Andō Hiroshige
Descending Geese at Katada

Signed: Hiroshige ga; Publisher’s seal: Eikyūdō (Yamamotoya Heikichi); censor’s seal: kiwame; ōban, yoko-e, 25.3 x 37.5 cm; nishiki-e with fukibokashi and musenzuri

From the series “Eight Views of Ōmi”, On a winter afternoon the fishermen on Lake Biwa are hauling in their nets. On the left is the famous Ukimidō (“Floating Hall”), a small Buddhist shrine built in the lake. It is part of a temple complex on the shore of the lake behind it. Two flocks of the wild geese that spend every winter on Lake Biwa are crossing the evening sky. This site was an extremely popular motif among writers and painters in old Japan.

Monnsen, Stockholm; F. Tikotin, La Tour de Peilz (June 1968)
Riese Collection #146

The finest impressions of this tranquil design are printed entirely in shades of blue and grey, with a distinct pattern of embossing on the waves. These impressions used a block for the distant mountain with a sharp peak at the left, and two distinct peaks at the right. An impression of this state is reproduced in Ledoux, Hokusai to Hiroshige, no. 27. In the second state of the print, the block for the mountain was changed to the more roundly contoured shape we see here, and the colour scheme was altered to give an effect of sunset rather than nightfall, just as the colours were altered on the view of Mii Temple. (It might be mentioned that green was also added in somewhat later impressions of Mt. Hira). Here the mountain in the middle distance is green, and there is a glow of orange along the horizon. Impressions of this state are reproduced in Kikuchi 1277, Ukiyo-e Taikei, Vol. 11, no. 156, Scheiwe catalogue, no. 468.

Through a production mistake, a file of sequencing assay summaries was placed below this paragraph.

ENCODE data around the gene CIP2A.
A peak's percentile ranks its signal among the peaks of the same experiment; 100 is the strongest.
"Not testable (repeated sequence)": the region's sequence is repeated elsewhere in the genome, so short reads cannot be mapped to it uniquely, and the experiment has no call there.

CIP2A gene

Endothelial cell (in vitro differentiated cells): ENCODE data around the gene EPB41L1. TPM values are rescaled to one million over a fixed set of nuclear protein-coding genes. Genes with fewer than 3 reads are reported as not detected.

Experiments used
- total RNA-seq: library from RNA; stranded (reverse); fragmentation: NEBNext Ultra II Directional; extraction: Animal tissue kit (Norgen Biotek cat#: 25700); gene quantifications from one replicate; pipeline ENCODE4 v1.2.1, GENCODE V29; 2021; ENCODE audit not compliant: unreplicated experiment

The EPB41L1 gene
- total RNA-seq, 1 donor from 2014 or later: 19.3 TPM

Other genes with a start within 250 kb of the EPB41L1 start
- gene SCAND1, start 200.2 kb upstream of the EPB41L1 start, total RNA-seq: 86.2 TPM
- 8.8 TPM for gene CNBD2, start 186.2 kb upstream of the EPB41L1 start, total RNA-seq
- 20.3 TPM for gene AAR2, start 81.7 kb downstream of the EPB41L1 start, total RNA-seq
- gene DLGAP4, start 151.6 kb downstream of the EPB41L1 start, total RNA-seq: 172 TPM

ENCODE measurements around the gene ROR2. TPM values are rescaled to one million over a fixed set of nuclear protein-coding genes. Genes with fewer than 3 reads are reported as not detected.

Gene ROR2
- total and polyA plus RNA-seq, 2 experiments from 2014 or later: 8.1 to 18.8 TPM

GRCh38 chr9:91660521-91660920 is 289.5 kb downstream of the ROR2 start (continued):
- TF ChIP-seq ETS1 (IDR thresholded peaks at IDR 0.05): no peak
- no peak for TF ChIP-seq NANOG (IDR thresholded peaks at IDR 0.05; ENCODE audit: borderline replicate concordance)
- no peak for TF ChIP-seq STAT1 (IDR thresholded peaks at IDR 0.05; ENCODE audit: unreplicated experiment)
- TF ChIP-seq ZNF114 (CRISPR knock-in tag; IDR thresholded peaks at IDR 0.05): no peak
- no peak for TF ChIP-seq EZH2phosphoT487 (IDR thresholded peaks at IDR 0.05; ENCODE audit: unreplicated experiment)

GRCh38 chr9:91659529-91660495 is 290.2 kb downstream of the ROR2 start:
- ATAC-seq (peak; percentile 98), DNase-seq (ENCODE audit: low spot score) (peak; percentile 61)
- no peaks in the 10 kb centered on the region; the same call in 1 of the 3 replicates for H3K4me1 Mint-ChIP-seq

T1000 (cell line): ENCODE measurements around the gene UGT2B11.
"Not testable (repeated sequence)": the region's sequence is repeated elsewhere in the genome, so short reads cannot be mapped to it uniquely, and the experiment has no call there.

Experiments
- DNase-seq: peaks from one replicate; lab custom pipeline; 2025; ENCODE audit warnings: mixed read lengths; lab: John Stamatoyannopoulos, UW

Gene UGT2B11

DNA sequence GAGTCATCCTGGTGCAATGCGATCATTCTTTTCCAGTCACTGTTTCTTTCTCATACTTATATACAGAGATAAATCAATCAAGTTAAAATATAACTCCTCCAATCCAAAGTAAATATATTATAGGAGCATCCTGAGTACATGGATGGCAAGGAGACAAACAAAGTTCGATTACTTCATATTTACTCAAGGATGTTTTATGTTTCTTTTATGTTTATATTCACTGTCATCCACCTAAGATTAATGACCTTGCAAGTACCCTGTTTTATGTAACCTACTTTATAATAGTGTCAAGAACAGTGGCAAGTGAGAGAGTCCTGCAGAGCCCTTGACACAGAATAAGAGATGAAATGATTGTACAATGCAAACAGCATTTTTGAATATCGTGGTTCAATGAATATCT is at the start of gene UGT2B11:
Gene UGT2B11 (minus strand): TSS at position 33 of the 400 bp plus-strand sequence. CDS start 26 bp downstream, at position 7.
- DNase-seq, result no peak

A final state, with the same colour scheme, but with a large break on the right side of the hat of the rightmost fisherman in the middle boat is reproduced in the Vignier and Inada catalogue, no. 240, pl. LXIV. Because of poor colour reproduced that print also looks hand-collared, and seems to have a new block with clouds to the right of the title cartouche. Late impressions with the green mountain seem to lack the embossed waves that mark the first state and this impression.

Reproduced in Riese, Asiatische Studien, 1972, p. 114, no. 34.